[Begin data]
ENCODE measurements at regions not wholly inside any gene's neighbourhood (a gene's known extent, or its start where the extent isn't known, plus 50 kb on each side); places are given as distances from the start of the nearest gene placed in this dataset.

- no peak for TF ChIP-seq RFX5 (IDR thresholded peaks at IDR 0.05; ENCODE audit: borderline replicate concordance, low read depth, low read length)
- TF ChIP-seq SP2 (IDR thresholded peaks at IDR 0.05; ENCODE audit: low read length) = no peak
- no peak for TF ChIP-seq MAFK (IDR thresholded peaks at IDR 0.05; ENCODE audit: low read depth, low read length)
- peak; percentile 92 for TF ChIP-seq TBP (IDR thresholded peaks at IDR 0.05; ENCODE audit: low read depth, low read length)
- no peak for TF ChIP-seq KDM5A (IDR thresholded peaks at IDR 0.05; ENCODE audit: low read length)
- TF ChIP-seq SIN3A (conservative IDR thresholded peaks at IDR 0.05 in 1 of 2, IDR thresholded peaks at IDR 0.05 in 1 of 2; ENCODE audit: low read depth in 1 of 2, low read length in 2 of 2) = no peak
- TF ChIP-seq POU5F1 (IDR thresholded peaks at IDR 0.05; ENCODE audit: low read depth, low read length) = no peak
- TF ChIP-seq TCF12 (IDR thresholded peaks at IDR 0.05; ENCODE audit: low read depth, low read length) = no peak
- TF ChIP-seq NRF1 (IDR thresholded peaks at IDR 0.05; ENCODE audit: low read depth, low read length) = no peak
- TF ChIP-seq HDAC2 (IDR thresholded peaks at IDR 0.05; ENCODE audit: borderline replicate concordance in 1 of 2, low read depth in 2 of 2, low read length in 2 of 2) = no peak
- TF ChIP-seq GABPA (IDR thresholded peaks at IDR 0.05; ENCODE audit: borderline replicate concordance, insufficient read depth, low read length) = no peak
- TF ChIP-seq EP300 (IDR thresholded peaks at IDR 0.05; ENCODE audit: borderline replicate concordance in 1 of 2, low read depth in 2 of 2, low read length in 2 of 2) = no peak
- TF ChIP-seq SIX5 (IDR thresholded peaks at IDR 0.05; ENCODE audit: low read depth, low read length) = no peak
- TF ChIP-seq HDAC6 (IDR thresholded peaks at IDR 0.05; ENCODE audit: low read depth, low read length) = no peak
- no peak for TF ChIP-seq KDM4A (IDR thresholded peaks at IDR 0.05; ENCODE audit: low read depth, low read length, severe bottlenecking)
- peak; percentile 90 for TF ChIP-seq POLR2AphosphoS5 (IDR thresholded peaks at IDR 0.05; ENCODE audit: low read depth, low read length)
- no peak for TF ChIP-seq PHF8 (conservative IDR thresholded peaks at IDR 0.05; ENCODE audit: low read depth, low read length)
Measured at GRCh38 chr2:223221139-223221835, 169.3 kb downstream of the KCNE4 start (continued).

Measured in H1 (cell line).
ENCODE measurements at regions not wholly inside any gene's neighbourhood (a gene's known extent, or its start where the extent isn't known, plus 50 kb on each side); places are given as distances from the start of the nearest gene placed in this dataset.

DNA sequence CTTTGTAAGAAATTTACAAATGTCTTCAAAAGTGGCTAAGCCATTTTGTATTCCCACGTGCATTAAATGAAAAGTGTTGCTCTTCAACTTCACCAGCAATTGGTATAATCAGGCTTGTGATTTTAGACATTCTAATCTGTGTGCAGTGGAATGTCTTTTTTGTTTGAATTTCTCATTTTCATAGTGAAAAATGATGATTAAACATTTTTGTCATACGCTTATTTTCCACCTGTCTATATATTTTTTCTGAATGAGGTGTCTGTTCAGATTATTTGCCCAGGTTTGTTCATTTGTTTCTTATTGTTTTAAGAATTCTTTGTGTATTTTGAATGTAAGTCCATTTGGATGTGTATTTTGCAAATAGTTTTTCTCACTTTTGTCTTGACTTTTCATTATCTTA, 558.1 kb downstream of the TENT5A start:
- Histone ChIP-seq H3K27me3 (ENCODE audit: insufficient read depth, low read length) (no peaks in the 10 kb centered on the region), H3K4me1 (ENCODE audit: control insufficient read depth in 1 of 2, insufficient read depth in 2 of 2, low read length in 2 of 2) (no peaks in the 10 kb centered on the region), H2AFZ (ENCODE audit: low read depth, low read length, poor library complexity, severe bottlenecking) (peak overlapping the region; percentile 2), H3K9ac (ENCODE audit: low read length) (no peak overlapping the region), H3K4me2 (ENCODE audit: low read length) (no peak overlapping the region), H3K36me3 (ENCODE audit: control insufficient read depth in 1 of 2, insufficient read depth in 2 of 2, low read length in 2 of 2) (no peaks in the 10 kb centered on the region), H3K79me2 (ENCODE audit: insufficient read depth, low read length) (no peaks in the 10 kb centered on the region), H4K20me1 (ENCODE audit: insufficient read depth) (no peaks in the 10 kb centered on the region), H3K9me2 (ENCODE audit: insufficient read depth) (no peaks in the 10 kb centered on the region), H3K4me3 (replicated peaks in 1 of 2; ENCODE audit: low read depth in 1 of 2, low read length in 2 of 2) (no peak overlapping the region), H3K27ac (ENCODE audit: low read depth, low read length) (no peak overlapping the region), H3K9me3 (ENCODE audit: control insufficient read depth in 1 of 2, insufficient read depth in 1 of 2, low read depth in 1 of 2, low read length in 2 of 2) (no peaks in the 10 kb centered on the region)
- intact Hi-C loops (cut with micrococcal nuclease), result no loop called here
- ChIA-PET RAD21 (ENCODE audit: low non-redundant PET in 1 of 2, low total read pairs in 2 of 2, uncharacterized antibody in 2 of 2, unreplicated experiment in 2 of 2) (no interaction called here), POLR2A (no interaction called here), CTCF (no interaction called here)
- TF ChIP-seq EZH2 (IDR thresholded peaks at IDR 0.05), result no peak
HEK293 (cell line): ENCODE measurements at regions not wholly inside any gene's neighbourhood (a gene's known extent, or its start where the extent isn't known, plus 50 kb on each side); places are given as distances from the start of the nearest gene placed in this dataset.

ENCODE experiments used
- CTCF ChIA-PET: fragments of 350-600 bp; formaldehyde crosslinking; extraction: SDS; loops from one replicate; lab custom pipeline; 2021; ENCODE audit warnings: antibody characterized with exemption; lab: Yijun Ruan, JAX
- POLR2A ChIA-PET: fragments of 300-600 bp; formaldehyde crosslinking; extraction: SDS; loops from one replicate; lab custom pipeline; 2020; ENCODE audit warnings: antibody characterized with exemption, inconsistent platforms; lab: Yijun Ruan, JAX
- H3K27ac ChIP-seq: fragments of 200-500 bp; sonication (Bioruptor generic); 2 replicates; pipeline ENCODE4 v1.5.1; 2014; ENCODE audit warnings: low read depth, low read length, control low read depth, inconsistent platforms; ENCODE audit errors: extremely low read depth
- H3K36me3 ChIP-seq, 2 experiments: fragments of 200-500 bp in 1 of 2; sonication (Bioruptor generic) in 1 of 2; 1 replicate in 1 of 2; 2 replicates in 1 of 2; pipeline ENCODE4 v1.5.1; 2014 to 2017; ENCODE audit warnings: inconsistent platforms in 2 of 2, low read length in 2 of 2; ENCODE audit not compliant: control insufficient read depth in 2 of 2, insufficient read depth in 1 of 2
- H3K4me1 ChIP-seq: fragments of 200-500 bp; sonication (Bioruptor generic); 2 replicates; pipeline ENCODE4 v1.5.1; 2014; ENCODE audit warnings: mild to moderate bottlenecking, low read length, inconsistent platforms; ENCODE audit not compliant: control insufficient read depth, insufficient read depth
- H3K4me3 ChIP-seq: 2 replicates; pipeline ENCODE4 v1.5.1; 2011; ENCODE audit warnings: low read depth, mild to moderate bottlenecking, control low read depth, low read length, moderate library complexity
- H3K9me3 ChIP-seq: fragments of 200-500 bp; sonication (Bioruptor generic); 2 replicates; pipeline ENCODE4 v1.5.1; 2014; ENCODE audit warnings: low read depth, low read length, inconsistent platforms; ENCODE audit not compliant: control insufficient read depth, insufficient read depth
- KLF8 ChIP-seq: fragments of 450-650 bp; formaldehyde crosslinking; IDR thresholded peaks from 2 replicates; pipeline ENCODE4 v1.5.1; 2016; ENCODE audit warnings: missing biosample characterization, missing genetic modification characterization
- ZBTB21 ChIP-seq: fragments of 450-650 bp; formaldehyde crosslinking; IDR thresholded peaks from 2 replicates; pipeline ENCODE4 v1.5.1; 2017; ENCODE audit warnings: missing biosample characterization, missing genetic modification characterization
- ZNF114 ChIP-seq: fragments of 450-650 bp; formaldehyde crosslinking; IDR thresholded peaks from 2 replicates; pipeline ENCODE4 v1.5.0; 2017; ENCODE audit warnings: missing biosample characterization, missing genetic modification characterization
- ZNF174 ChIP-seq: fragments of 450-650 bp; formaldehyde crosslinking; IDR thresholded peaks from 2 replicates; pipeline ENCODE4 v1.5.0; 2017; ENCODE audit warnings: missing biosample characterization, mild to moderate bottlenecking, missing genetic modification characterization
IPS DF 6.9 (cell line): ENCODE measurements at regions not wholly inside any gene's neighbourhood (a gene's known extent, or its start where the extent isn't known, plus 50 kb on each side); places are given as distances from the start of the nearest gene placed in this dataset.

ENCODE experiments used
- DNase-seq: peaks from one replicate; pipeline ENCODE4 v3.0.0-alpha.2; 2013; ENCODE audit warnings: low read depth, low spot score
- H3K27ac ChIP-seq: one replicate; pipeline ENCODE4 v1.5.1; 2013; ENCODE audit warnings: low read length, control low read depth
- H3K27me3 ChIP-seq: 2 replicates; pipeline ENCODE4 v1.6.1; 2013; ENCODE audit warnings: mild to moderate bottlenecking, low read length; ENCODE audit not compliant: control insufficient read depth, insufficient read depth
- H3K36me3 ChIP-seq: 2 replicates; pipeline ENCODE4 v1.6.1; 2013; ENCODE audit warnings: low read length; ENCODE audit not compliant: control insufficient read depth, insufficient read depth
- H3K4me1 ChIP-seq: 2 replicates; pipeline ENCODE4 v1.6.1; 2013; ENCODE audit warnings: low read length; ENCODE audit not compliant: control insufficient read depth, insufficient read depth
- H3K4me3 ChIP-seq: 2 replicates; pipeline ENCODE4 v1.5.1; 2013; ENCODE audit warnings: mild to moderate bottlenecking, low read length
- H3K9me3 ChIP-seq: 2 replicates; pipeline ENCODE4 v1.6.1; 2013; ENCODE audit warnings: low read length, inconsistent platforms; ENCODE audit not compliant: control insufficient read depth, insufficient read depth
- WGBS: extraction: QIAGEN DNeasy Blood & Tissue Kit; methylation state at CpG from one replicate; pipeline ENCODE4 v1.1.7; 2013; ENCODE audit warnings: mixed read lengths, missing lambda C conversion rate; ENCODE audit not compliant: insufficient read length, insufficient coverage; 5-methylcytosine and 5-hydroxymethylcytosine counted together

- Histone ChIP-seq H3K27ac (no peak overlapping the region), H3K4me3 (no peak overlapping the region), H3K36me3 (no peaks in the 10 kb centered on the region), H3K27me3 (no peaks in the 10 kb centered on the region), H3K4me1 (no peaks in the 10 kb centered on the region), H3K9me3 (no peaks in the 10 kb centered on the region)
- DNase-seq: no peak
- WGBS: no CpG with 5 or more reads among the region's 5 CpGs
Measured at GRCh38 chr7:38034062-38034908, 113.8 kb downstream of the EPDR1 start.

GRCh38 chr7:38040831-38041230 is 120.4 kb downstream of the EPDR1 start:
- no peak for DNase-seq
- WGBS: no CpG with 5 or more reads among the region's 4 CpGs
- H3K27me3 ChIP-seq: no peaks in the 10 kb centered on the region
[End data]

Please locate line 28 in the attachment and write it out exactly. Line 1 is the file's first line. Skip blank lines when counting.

ENCODE experiments used